• Oculomotor (Eye Movement) Dysfunction

Six muscles connected to the eye work together to accurately control eye movement. Oculomotor Dysfunction occurs when there is difficulty coordinating the eyes to fixate, follow an object, and move from object to object with accuracy.

Oculomotor Skills include:

  • Fixation – the ability to maintain eyes on a target

  • Pursuits – the ability to follow a moving target smoothly and accurately

  • Saccades – the ability to look from one target to another target accurately

Common symptoms of Oculomotor Dysfunction include:

  • Moving head excessively when reading

  • Difficulty paying attention

  • Using a finger or marker to keep place while reading

  • Losing place or skipping lines when reading

  • Poor reading comprehension

  • Reading slowly

  • Print appears to move on page

  • Visual discomfort

  • Reduced accuracy and inconsistent work, especially with prolonged time at task

  • Difficulty with concentration and attention

  • Avoidance of reading and writing

  • Inconsistently sports performance

  • Motion sickness


  • Strabismus (Eye Turn)

Strabismus is a misalignment of the eyes, so that they do not fixate as a pair. One eye (or the eyes may alternate) can deviate inward, outward, up or down. If it is only one eye, it can lead to Amblyopia or “lazy eye.” Strabismus is usually caused by a defective signal from the brain to the eye muscles. It is not due to weak eye muscles.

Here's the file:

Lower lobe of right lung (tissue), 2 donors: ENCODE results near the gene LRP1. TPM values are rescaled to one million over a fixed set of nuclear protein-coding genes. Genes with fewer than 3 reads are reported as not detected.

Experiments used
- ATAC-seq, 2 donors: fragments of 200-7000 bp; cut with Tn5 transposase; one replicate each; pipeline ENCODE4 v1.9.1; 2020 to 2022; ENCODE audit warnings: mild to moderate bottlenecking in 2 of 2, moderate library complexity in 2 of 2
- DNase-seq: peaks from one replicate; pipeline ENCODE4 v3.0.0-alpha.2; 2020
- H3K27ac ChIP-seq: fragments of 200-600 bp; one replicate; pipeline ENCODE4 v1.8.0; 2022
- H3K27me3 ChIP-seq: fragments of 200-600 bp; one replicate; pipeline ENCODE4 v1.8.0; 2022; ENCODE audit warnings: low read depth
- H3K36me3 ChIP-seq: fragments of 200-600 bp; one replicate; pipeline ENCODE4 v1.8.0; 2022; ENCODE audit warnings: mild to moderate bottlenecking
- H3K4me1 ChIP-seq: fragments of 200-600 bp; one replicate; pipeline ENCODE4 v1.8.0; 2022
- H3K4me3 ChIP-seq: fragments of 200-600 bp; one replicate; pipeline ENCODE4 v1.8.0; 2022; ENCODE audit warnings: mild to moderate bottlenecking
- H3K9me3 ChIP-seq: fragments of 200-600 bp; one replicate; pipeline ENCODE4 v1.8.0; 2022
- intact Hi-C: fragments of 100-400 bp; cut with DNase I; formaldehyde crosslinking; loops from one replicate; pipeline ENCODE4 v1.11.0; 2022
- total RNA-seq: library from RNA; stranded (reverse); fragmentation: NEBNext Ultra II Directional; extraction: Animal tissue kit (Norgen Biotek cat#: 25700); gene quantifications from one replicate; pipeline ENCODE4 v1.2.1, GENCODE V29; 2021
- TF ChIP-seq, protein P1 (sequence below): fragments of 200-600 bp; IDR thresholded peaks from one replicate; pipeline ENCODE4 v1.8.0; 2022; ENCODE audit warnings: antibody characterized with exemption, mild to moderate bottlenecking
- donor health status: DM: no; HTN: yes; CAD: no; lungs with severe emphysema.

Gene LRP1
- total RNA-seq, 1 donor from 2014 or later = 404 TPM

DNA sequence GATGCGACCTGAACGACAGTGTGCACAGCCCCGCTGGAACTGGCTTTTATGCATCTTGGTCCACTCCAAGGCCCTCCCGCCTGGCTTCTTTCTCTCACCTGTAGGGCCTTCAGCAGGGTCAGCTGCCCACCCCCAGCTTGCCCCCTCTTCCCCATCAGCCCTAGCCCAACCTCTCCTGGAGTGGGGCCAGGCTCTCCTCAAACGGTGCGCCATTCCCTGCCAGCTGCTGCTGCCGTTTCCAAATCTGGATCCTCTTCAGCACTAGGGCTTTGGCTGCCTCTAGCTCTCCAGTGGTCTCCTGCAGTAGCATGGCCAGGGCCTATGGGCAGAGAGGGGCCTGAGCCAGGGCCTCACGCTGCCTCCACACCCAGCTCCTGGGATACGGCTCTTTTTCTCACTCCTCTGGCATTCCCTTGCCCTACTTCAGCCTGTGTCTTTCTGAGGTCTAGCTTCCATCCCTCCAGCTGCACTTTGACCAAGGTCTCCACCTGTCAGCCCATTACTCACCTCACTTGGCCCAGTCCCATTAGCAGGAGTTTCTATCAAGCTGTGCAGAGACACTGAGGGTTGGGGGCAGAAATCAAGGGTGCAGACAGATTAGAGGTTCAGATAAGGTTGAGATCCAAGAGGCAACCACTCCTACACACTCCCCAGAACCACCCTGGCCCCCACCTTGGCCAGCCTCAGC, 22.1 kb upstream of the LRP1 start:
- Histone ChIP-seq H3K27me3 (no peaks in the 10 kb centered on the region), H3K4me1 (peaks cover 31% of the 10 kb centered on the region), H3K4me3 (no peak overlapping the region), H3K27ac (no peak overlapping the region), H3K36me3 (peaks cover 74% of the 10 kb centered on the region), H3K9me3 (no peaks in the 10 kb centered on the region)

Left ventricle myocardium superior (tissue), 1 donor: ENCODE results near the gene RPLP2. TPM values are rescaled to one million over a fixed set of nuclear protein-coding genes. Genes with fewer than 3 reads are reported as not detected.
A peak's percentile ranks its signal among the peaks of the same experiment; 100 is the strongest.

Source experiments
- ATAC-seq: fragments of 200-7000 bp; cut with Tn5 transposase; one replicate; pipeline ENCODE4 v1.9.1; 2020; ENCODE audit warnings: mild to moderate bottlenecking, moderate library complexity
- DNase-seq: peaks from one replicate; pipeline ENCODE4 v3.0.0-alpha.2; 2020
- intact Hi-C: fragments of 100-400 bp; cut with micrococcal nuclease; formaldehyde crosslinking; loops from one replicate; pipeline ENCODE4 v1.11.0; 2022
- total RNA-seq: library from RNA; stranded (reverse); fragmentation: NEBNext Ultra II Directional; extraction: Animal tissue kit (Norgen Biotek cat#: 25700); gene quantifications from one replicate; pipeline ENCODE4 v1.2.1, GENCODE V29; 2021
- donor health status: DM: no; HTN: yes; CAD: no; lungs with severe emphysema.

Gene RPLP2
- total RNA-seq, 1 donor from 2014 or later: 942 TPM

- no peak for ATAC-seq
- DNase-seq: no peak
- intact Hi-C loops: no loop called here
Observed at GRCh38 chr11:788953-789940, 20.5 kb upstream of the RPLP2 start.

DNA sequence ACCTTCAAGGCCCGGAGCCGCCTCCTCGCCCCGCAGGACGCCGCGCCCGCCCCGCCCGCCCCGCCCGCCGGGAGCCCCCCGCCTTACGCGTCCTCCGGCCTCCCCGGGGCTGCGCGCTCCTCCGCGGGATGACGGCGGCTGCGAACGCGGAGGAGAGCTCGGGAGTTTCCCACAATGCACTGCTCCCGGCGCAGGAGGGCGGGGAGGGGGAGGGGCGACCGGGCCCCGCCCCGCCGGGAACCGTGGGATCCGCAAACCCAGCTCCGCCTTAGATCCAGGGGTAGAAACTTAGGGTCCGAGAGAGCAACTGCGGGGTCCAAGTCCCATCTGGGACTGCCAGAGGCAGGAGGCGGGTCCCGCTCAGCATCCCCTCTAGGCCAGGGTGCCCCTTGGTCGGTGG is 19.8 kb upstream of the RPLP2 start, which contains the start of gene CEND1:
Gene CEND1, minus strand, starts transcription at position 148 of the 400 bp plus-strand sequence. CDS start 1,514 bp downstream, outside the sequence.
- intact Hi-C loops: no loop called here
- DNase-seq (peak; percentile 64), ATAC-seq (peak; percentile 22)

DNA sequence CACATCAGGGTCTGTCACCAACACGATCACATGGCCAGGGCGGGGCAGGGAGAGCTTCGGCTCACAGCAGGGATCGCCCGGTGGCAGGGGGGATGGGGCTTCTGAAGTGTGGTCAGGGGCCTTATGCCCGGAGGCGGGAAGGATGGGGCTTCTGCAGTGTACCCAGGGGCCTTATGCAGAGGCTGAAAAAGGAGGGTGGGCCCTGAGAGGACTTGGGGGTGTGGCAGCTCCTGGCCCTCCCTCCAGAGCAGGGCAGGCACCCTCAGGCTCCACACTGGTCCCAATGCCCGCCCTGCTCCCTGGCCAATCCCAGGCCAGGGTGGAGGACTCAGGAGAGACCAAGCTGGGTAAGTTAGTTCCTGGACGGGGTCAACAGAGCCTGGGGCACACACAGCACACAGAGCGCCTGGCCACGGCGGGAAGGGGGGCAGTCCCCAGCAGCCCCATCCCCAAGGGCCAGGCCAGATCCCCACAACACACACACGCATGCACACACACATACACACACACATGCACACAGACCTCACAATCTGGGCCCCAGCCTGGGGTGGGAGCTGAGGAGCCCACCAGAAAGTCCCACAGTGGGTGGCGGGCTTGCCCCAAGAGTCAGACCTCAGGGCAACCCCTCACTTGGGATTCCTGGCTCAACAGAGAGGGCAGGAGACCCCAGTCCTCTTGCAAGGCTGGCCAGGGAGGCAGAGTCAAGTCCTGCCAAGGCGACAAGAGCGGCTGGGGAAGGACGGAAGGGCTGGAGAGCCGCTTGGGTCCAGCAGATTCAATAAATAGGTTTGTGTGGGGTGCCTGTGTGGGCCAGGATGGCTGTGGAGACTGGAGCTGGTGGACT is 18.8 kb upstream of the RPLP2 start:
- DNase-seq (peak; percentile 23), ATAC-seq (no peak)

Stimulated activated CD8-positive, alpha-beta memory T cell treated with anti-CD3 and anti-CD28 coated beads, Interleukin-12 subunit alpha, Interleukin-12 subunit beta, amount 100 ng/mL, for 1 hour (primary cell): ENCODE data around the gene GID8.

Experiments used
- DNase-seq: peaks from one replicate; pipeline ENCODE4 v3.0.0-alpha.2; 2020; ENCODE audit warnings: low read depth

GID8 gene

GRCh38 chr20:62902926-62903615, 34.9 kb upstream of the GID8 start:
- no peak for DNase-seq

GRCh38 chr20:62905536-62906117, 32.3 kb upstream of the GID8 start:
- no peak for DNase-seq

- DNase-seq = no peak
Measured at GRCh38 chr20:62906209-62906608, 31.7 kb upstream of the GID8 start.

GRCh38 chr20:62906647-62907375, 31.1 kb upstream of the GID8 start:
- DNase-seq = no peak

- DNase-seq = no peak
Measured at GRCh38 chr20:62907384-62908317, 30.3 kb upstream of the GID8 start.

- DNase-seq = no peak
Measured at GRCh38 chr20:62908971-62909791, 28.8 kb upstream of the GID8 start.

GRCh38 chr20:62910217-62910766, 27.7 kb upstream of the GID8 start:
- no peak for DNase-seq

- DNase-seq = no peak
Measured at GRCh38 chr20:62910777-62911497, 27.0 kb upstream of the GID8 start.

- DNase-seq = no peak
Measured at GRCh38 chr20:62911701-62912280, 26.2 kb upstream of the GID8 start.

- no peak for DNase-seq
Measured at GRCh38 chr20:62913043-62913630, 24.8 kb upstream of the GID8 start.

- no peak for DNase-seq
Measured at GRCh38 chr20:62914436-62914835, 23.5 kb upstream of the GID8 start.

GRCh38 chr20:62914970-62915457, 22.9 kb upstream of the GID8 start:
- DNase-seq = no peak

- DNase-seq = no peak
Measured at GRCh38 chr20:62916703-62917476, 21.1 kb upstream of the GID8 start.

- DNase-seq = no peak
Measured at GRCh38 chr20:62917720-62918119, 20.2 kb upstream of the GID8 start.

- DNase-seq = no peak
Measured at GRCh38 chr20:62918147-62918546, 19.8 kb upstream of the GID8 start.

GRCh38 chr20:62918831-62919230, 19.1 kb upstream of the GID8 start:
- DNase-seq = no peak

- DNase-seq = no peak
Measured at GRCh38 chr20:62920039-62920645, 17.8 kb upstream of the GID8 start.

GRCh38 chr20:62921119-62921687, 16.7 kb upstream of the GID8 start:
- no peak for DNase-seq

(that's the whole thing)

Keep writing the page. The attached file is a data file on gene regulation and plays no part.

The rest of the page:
Although surgery is sometimes recommended to help align the eyes, it usually only offers only a cosmetic solution. Numerous peer-reviewed scientific studies report success rates for strabismus surgery ranging from 30% to 80%. Success is defined as cosmetic improvement only, which means that following the surgery, the patient's eyes maintained a straight appearance, but depth perception was not necessarily present. Most cases of strabismus can be treated with Visual Therapy instead of surgery. The brain controls eye alignment. If the brain does not pay attention to and fuse the images from the two eyes into one to create a 3D image, Visual Therapy can be used to reinforce those brain connections. More information on strabismus is available from the AOA. Click Here.

  • Amblyopia (Lazy Eye)

Amblyopia is a condition where one eye doesn’t see clearly, even with corrective lenses, despite the eye being healthy. It is caused by an interruption in the development of vision, with the dysfunction occurring in the brain. This condition can sometimes occur as a result of strabismus.


Amblyopia can be treated at any age. It is more effective to use active therapy as opposed to passive patching. Prolonged patching can lead to difficulties with binocular vision (using both eyes together). If the visual system does not have input from both eyes to the brain, the brain connections for binocular vision are not being developed.

  • Diplopia (Double Vision)

Diplopia is the result of each eye looking at a different object, instead of both eyes aiming at the same object. Each eye sends a different image to the brain, which is unable to fuse these images into a single picture.

  • Post Concussion Vision Syndrome

Connections from the eyes run through many areas of the brain. Even a “mild” concussion can cause significant vision problems. If symptoms persist beyond three months, Visual Therapy can help.


Common symptoms caused by brain injuries can include:

  • Blurred vision, either at distance or near

  • Double vision

  • Headaches with reading or computer work

  • Poor reading comprehension

  • Loss of place when reading

  • Loss of peripheral vision